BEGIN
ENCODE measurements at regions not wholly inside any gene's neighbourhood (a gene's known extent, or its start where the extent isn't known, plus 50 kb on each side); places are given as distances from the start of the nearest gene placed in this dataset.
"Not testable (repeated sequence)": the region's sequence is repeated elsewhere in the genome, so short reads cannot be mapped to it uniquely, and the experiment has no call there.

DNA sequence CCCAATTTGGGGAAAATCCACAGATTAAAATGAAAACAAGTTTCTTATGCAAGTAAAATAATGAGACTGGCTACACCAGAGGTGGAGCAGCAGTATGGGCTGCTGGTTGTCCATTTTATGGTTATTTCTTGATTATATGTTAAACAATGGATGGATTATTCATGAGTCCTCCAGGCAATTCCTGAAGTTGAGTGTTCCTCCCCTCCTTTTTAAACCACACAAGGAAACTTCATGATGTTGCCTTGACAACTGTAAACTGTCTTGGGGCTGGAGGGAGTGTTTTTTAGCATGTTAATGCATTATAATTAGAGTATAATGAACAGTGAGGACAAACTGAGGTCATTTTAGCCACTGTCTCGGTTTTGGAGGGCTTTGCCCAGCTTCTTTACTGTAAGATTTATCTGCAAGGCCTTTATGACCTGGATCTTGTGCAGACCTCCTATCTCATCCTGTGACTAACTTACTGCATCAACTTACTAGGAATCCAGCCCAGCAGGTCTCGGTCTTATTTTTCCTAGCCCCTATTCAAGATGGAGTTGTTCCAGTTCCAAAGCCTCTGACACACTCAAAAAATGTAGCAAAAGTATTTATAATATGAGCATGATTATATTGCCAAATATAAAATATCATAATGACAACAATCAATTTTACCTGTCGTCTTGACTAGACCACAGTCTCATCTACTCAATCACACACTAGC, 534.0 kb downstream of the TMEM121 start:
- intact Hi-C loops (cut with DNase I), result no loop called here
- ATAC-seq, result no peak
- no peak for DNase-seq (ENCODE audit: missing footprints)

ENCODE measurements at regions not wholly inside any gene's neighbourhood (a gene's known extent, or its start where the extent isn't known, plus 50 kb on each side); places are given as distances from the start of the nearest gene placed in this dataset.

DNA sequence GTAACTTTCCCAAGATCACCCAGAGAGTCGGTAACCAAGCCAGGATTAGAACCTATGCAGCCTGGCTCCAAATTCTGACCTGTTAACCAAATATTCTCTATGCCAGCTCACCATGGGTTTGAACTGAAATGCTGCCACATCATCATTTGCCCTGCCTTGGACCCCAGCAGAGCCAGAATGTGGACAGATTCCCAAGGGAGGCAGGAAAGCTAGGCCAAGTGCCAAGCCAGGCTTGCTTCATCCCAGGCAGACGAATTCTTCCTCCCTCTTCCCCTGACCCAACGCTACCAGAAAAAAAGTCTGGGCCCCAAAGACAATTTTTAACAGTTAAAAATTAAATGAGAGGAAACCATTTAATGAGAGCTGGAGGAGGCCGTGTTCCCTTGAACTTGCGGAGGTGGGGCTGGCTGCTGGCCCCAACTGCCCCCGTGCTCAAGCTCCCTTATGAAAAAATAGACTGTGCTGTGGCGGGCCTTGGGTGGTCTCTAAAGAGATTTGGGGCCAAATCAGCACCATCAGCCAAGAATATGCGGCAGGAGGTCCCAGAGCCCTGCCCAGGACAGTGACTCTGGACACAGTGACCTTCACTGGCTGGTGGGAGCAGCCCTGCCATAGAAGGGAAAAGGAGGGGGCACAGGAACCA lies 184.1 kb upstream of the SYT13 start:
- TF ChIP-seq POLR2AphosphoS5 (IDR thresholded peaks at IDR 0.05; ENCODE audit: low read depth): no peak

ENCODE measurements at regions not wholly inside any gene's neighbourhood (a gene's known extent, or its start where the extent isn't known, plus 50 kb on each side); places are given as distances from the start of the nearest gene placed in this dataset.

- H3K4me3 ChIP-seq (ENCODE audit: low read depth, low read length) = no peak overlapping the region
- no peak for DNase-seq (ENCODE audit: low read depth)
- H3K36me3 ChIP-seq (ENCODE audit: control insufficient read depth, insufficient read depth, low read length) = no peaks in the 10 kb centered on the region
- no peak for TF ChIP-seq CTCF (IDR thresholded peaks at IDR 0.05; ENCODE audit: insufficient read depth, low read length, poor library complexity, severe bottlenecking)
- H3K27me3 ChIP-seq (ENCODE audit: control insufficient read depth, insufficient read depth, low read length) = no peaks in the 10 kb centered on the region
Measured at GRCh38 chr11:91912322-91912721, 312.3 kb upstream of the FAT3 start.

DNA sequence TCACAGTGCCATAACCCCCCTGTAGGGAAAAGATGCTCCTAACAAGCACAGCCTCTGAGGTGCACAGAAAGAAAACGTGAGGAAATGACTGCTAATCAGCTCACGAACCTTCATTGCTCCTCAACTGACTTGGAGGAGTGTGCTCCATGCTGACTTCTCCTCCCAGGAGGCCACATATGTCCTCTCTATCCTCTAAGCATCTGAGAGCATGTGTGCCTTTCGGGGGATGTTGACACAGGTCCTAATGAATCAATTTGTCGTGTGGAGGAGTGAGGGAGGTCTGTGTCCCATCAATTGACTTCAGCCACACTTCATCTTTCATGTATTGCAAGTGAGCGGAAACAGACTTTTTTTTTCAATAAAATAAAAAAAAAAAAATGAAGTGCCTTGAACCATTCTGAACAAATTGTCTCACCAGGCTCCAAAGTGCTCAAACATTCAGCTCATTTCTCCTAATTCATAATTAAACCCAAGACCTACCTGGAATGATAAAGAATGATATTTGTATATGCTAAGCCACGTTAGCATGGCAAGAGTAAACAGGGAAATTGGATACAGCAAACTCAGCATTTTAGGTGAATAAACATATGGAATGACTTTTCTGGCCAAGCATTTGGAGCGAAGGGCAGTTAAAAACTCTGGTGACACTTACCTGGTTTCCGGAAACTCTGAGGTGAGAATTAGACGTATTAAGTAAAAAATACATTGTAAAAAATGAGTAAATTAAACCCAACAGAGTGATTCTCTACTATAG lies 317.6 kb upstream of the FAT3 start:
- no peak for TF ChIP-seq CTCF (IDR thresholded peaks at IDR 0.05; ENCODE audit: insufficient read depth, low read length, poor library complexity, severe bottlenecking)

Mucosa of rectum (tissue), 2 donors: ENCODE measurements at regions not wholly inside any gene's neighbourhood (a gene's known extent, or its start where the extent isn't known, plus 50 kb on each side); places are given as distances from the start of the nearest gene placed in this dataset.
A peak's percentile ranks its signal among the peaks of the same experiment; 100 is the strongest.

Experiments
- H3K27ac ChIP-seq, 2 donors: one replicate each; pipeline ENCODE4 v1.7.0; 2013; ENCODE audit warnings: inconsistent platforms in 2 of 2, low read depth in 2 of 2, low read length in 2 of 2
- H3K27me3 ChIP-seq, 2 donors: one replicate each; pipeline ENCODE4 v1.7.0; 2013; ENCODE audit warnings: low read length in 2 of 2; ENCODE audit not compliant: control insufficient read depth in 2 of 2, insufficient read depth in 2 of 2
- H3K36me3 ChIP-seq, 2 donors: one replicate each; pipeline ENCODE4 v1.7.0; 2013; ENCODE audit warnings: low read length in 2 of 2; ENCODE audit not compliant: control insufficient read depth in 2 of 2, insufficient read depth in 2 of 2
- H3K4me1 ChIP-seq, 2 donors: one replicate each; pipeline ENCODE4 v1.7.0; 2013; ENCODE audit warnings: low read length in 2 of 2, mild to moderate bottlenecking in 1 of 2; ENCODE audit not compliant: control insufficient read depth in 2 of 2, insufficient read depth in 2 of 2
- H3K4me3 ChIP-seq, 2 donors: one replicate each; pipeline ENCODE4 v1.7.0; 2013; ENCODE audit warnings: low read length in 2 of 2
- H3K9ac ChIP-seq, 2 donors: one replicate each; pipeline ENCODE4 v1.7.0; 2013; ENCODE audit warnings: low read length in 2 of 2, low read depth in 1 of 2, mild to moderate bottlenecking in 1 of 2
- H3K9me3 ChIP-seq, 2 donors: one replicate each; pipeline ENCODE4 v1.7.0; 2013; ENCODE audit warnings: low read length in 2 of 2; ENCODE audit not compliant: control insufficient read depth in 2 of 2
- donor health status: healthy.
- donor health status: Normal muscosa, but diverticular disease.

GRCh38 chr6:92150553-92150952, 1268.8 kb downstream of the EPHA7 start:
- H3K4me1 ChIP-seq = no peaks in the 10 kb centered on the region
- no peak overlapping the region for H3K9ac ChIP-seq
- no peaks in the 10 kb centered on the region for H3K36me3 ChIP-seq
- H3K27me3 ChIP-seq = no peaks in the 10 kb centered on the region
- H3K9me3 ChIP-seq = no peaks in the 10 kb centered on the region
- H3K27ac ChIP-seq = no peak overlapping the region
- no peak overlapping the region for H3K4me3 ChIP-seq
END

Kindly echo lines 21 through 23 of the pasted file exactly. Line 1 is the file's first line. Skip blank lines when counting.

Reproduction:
Experiments
- H3K27ac ChIP-seq, 2 donors: one replicate each; pipeline ENCODE4 v1.7.0; 2013; ENCODE audit warnings: inconsistent platforms in 2 of 2, low read depth in 2 of 2, low read length in 2 of 2
- H3K27me3 ChIP-seq, 2 donors: one replicate each; pipeline ENCODE4 v1.7.0; 2013; ENCODE audit warnings: low read length in 2 of 2; ENCODE audit not compliant: control insufficient read depth in 2 of 2, insufficient read depth in 2 of 2